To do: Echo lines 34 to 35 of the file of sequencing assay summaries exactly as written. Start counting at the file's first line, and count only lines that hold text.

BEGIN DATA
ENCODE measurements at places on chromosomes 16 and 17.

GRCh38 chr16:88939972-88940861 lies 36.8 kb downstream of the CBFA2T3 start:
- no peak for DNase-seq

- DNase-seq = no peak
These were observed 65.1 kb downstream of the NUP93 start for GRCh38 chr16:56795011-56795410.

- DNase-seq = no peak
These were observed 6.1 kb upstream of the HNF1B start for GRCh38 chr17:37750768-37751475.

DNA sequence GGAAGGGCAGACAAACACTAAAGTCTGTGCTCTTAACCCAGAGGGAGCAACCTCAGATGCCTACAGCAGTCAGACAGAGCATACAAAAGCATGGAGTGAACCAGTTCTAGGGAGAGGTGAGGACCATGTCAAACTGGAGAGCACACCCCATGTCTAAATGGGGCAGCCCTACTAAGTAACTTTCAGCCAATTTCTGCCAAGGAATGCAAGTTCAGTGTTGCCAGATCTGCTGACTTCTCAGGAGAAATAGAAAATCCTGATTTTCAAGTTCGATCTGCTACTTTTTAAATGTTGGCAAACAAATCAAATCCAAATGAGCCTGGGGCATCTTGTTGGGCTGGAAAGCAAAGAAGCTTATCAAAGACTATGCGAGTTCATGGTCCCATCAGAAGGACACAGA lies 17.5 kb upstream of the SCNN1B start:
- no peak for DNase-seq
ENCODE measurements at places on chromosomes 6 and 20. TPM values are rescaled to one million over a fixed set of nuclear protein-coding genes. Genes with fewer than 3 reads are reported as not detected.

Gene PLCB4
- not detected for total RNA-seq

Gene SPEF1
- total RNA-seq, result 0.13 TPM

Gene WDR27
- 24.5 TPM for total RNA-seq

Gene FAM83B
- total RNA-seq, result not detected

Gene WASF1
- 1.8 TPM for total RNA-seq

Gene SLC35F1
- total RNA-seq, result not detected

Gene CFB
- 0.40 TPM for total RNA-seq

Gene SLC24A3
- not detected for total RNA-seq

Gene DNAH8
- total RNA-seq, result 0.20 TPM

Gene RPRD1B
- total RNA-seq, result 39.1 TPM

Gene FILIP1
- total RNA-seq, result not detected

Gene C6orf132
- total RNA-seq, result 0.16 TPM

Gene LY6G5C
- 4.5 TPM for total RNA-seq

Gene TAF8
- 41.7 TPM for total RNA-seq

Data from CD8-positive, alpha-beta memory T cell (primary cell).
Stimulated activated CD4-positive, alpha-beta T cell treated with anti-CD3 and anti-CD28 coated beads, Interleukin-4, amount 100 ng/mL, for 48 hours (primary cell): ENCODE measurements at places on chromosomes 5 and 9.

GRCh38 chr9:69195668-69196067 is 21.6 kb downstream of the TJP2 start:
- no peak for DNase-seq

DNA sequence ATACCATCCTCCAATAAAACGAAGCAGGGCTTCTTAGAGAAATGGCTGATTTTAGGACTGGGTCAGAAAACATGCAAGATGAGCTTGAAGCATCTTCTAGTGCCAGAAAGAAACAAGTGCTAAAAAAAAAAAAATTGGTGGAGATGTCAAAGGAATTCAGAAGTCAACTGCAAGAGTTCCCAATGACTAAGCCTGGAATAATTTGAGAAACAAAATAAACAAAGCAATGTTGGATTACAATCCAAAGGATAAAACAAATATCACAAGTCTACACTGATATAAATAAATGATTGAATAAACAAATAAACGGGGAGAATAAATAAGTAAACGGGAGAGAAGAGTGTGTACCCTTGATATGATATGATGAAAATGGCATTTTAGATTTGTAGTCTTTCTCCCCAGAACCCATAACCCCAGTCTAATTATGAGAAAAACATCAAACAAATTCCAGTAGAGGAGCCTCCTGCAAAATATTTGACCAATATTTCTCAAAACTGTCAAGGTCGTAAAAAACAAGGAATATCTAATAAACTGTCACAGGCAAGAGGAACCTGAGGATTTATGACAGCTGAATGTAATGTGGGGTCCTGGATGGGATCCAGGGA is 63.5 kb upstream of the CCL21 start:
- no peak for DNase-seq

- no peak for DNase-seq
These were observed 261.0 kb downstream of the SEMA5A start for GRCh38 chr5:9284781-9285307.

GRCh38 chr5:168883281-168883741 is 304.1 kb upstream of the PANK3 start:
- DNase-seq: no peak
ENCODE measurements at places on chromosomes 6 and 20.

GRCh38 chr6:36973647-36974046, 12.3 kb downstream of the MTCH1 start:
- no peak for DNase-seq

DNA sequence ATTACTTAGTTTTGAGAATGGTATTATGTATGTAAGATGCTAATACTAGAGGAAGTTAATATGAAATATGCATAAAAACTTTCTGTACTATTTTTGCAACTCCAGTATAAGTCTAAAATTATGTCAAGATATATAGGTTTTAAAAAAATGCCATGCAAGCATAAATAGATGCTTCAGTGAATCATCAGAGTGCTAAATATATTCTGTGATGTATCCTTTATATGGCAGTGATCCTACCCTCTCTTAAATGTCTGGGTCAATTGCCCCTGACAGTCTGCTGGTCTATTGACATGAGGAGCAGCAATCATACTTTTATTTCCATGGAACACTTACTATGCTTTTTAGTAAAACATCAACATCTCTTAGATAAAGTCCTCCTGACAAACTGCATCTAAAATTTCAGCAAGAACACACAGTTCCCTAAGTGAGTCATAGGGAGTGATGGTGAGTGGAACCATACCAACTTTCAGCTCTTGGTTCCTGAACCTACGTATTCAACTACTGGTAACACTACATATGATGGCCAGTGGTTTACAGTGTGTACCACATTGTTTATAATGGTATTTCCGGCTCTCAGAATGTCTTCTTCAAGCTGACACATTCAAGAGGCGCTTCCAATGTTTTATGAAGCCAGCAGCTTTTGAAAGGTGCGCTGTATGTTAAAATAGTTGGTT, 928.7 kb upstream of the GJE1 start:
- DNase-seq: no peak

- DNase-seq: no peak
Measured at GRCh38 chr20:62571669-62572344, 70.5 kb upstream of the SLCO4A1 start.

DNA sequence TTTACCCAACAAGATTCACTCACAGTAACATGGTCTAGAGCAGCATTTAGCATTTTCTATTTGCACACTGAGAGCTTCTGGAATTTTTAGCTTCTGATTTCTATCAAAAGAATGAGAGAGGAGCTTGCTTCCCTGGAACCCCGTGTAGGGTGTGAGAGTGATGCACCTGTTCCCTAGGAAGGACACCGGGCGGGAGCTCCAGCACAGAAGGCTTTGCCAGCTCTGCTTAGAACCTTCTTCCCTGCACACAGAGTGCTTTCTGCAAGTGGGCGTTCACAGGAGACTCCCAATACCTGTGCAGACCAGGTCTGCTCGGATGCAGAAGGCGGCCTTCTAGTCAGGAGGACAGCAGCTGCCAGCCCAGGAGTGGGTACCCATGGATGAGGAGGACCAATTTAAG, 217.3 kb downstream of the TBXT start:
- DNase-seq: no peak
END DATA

- total RNA-seq, result 0.16 TPM

Gene LY6G5C